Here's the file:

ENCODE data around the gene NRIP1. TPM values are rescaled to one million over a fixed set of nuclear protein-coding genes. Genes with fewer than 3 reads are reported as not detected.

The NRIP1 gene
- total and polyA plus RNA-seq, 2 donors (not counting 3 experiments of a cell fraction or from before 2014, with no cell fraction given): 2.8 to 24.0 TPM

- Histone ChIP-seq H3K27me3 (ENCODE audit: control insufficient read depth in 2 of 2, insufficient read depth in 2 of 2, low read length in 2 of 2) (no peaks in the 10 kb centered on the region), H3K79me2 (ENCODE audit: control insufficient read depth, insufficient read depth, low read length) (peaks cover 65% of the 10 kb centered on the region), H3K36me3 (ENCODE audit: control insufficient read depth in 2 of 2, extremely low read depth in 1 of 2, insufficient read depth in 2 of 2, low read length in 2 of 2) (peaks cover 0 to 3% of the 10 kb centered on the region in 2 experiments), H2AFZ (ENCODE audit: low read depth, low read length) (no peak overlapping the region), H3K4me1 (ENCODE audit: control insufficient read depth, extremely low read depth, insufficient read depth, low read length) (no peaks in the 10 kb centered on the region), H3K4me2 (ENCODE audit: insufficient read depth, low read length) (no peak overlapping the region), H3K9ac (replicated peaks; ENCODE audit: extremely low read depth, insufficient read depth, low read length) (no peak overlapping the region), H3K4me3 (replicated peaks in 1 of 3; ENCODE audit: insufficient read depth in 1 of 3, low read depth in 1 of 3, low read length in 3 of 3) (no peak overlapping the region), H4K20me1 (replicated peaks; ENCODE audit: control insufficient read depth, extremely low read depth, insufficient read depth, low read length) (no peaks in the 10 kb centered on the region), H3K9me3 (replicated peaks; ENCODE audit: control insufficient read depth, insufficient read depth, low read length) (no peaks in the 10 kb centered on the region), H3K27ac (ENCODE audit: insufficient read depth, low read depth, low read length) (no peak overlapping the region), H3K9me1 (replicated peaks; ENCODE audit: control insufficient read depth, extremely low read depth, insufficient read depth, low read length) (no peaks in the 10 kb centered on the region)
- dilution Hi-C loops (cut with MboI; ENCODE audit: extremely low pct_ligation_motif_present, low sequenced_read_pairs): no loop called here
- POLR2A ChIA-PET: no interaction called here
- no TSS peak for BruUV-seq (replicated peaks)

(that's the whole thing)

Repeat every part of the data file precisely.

ENCODE data around the gene NRIP1. TPM values are rescaled to one million over a fixed set of nuclear protein-coding genes. Genes with fewer than 3 reads are reported as not detected.

The NRIP1 gene
- total and polyA plus RNA-seq, 2 donors (not counting 3 experiments of a cell fraction or from before 2014, with no cell fraction given): 2.8 to 24.0 TPM

- Histone ChIP-seq H3K27me3 (ENCODE audit: control insufficient read depth in 2 of 2, insufficient read depth in 2 of 2, low read length in 2 of 2) (no peaks in the 10 kb centered on the region), H3K79me2 (ENCODE audit: control insufficient read depth, insufficient read depth, low read length) (peaks cover 65% of the 10 kb centered on the region), H3K36me3 (ENCODE audit: control insufficient read depth in 2 of 2, extremely low read depth in 1 of 2, insufficient read depth in 2 of 2, low read length in 2 of 2) (peaks cover 0 to 3% of the 10 kb centered on the region in 2 experiments), H2AFZ (ENCODE audit: low read depth, low read length) (no peak overlapping the region), H3K4me1 (ENCODE audit: control insufficient read depth, extremely low read depth, insufficient read depth, low read length) (no peaks in the 10 kb centered on the region), H3K4me2 (ENCODE audit: insufficient read depth, low read length) (no peak overlapping the region), H3K9ac (replicated peaks; ENCODE audit: extremely low read depth, insufficient read depth, low read length) (no peak overlapping the region), H3K4me3 (replicated peaks in 1 of 3; ENCODE audit: insufficient read depth in 1 of 3, low read depth in 1 of 3, low read length in 3 of 3) (no peak overlapping the region), H4K20me1 (replicated peaks; ENCODE audit: control insufficient read depth, extremely low read depth, insufficient read depth, low read length) (no peaks in the 10 kb centered on the region), H3K9me3 (replicated peaks; ENCODE audit: control insufficient read depth, insufficient read depth, low read length) (no peaks in the 10 kb centered on the region), H3K27ac (ENCODE audit: insufficient read depth, low read depth, low read length) (no peak overlapping the region), H3K9me1 (replicated peaks; ENCODE audit: control insufficient read depth, extremely low read depth, insufficient read depth, low read length) (no peaks in the 10 kb centered on the region)
- dilution Hi-C loops (cut with MboI; ENCODE audit: extremely low pct_ligation_motif_present, low sequenced_read_pairs): no loop called here
- POLR2A ChIA-PET: no interaction called here
- no TSS peak for BruUV-seq (replicated peaks)